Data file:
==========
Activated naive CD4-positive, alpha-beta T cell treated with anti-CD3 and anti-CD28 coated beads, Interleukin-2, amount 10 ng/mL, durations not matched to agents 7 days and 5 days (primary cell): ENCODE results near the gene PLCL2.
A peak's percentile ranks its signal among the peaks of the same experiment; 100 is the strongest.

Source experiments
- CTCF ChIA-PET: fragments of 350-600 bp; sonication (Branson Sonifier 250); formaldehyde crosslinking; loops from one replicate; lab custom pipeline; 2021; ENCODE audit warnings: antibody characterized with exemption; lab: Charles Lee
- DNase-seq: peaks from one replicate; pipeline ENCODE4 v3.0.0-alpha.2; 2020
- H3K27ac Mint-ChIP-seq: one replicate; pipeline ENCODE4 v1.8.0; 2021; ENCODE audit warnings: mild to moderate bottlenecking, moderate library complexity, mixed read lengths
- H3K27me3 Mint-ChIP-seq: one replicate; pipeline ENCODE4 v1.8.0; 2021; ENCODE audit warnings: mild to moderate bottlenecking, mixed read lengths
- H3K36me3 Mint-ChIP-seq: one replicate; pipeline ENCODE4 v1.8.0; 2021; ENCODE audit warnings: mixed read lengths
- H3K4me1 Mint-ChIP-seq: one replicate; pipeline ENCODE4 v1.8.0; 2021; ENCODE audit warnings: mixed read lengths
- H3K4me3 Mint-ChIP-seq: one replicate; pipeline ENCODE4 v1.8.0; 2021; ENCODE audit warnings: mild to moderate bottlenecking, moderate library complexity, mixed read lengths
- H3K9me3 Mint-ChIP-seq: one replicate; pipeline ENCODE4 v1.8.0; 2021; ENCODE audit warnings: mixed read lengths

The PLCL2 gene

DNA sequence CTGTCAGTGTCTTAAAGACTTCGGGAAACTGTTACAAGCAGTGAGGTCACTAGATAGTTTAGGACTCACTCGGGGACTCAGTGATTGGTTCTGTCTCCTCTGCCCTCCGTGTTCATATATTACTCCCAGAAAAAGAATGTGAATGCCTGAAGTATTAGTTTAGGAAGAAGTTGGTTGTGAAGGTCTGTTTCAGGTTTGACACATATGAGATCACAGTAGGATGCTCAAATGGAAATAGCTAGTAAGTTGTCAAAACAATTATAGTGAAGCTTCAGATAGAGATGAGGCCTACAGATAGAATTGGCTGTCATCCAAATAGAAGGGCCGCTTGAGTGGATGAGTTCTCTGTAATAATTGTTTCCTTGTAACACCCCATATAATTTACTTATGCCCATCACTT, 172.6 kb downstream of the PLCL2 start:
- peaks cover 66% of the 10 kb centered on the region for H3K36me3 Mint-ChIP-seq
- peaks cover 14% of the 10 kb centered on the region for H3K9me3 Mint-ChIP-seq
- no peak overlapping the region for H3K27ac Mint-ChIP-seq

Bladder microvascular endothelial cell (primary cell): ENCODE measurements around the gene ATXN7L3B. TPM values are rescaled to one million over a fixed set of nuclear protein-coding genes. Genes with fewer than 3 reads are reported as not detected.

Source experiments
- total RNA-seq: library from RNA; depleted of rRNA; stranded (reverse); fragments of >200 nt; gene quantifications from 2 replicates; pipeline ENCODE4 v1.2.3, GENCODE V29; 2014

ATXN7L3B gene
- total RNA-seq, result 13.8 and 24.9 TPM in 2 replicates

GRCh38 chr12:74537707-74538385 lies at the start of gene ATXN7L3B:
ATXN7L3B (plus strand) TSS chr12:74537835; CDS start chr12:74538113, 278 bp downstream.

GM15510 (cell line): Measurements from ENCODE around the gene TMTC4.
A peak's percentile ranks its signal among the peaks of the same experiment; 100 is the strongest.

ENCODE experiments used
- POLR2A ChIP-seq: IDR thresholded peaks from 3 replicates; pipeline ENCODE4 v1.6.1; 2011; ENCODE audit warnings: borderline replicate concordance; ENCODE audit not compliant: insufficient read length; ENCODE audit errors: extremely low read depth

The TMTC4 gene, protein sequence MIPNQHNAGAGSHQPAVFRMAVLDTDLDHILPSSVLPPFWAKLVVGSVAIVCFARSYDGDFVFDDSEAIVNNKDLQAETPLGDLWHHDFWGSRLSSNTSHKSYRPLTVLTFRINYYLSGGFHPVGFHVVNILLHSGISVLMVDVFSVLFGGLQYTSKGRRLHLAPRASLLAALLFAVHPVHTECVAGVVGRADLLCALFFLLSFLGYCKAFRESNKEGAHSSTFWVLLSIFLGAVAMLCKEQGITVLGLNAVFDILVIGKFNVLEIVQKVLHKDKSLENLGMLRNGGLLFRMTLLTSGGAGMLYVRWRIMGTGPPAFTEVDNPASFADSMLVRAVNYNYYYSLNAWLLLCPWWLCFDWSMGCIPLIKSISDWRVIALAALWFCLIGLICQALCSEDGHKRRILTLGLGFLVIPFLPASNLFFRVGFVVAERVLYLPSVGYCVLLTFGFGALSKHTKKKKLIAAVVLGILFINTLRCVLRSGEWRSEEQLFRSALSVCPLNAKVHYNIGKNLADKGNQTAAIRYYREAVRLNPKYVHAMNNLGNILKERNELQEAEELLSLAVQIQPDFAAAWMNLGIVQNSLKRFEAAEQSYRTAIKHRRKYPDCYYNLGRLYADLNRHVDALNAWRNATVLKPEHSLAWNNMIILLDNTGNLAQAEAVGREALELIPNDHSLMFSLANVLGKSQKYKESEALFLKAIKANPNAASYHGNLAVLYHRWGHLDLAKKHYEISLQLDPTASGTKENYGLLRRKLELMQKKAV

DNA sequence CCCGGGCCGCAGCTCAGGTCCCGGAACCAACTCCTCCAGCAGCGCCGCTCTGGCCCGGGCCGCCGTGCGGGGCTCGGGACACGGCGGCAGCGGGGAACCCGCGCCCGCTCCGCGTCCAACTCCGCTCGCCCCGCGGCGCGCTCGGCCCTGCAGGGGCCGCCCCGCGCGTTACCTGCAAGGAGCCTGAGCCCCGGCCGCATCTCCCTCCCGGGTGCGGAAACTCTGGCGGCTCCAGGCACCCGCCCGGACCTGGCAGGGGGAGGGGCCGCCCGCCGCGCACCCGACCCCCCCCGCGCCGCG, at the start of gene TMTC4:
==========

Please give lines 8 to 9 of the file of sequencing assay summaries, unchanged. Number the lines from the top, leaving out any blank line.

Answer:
- H3K36me3 Mint-ChIP-seq: one replicate; pipeline ENCODE4 v1.8.0; 2021; ENCODE audit warnings: mixed read lengths
- H3K4me1 Mint-ChIP-seq: one replicate; pipeline ENCODE4 v1.8.0; 2021; ENCODE audit warnings: mixed read lengths